Much of the pleasure in reading Lee's poetry comes from his scrupulous attention to crafting each page for the ear and saturating his characters in broad washes of rural dialect, which he electrifies with humorous pronunciations and innuendo. Witness, for instance, the dilemma of a terrified deputy and his "cuddin" Leroy trying to decide how to get a 6-foot snake down from the top on "Mizrez" Birchwood's drapes:
Could be a giant coppermouf I dunno it's one damn big snaik... mebbe one them amaconda crawl up through the sewerpipe bite wormens on the butIt's impossible not to snicker at the two, the deputy with his pistol drawn shaking in his boots, ready to shoot the "snick" while Susan Butterfield calmly but clearly repeats, "Don't you shoot that gun in here" at least seven times throughout the 12-page poem, her edict the most lethal force in the room.
The hypocrisy embedded in social norms and religious conventions becomes a lightning rod for Lee, and he strikes with subtle but deadly force. The characters populating these pages are all from the same small town: the preachers, the police, farmers and housewives, children and grandparents. They're family, all of them. They embody what we've seen in the world too, as Lee magnifies their antics and illuminates (like a child with a hand lens) their souls.
Biblical allusions and illusions are the fulcrum upon which Lee's paradise is supported and his poetic license is regained. Whether it's a product of his upbringing; experience as a seminary student, semi-pro baseball pitcher or pig farmer; or lucky leftover from his pursuit of a Ph.D with a John Milton emphasis — who cares? The stories delivered from this pulpy mount continually surprise us with little literary miracles.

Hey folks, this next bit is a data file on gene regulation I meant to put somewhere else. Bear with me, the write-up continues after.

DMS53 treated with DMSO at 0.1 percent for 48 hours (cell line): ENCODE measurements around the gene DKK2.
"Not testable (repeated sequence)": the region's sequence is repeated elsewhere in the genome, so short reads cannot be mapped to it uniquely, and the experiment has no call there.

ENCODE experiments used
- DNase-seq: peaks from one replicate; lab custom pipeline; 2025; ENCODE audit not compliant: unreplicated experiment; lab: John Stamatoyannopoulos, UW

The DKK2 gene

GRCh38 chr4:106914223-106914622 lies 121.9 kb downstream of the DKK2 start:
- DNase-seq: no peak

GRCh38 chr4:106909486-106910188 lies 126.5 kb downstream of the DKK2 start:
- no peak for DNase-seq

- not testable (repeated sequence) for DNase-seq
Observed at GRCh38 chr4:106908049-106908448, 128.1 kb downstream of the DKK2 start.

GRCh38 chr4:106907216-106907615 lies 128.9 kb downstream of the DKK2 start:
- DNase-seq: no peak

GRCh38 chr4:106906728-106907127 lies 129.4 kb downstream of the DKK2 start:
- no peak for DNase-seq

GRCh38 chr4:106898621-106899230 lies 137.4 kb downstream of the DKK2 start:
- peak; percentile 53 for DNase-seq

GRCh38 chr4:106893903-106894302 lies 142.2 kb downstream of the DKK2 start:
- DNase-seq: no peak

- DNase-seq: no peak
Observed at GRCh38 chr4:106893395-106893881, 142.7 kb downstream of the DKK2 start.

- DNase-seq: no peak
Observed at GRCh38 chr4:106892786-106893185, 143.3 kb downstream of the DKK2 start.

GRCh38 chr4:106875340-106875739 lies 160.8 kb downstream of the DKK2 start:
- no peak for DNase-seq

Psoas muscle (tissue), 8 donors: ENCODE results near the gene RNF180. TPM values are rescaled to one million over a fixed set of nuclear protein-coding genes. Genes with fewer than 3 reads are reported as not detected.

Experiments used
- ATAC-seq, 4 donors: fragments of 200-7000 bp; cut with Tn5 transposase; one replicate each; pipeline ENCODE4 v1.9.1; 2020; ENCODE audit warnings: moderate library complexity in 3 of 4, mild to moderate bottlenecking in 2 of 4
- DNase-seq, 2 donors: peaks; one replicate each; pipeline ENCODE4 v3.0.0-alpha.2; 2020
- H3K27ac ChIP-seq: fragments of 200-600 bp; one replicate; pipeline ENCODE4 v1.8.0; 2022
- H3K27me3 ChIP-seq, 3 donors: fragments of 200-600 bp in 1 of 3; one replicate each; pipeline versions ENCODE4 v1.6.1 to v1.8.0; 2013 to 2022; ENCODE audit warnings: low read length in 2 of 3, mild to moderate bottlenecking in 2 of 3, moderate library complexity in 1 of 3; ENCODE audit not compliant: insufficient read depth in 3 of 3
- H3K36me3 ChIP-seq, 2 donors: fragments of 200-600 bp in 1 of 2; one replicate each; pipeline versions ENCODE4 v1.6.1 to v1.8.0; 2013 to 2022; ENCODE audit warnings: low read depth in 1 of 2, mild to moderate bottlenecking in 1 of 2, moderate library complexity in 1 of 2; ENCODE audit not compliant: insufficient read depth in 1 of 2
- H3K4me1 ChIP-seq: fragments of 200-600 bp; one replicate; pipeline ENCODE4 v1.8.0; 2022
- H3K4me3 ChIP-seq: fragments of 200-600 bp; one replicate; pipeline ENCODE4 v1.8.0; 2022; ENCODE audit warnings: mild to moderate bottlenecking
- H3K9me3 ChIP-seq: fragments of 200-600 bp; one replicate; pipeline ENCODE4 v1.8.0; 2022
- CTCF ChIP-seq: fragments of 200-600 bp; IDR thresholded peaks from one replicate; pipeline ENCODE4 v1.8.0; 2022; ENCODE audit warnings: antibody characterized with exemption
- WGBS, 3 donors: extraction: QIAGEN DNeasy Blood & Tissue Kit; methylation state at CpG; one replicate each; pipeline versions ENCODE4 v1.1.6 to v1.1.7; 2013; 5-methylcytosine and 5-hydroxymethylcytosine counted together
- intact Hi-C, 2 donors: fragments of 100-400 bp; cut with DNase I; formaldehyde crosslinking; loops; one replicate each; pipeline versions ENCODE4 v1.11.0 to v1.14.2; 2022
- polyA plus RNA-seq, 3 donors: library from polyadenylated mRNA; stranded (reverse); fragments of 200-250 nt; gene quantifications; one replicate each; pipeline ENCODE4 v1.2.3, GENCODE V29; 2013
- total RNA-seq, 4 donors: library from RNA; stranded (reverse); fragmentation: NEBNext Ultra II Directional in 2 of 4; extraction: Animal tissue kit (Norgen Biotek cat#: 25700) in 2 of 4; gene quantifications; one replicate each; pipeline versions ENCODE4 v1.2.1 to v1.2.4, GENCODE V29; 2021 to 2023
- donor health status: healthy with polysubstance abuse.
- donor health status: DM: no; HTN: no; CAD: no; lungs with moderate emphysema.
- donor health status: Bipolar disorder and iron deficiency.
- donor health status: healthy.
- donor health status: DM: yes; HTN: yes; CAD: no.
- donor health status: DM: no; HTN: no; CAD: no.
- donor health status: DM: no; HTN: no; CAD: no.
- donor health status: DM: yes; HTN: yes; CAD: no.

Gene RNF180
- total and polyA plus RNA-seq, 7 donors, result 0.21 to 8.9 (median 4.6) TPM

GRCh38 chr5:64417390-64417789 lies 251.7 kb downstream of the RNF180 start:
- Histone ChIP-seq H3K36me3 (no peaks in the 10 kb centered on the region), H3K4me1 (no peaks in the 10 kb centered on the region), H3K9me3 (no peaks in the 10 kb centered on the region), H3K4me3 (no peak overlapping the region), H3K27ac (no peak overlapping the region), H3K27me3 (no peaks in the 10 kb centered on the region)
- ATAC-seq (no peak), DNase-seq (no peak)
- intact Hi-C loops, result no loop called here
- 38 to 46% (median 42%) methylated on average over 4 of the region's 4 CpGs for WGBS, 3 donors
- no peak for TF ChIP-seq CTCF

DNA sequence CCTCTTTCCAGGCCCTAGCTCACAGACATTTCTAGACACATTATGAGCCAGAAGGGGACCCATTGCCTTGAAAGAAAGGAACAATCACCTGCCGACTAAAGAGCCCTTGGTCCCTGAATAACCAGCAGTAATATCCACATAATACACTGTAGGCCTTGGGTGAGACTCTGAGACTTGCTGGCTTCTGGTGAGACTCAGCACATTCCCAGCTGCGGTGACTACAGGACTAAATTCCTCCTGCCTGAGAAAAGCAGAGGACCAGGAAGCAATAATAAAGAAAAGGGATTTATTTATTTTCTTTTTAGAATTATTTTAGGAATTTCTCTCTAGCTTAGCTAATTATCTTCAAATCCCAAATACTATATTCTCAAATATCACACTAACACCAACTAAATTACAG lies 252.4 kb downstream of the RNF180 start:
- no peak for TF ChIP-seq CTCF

Threaded through the entire collection are shorter poems "from the sidebar minutes of the monthly Town Board Meetings" that resemble, very loosely, haiku. But in Lee's hands we might as well refer to them as "hicku" — glimpses of the collective unsophisticated rural wisdom, as in this sidebar titled, "Another Reason Why You Didn't Want Kristine Thornton to Talk During Town Board Meetings:"
I saw that girl of yours wearing short shorts downtown yesterday Deacon Hill she's so skinny I told my husband I couldn't tell if them were her legs or if she was riding a chickenHumor, satire and awkward social proclivities aside, the book also contains deeper pools, quiet places like verbal ponds that reflect perfect imagery, as in this description of a woman, slowly dying:
"...above where she lay in the body length embrace of death, wash hung stretched out and starched on the clothesline like a flock of angels nesting in rows under a fading daylight moon the cheatgrass whitewashed with hard rime"
Lee knows how to pick 'em — the words, I mean. Bluebonnets, Firewheels, and Brown-Eyes Susans is a paper posy waiting to be passed on to you.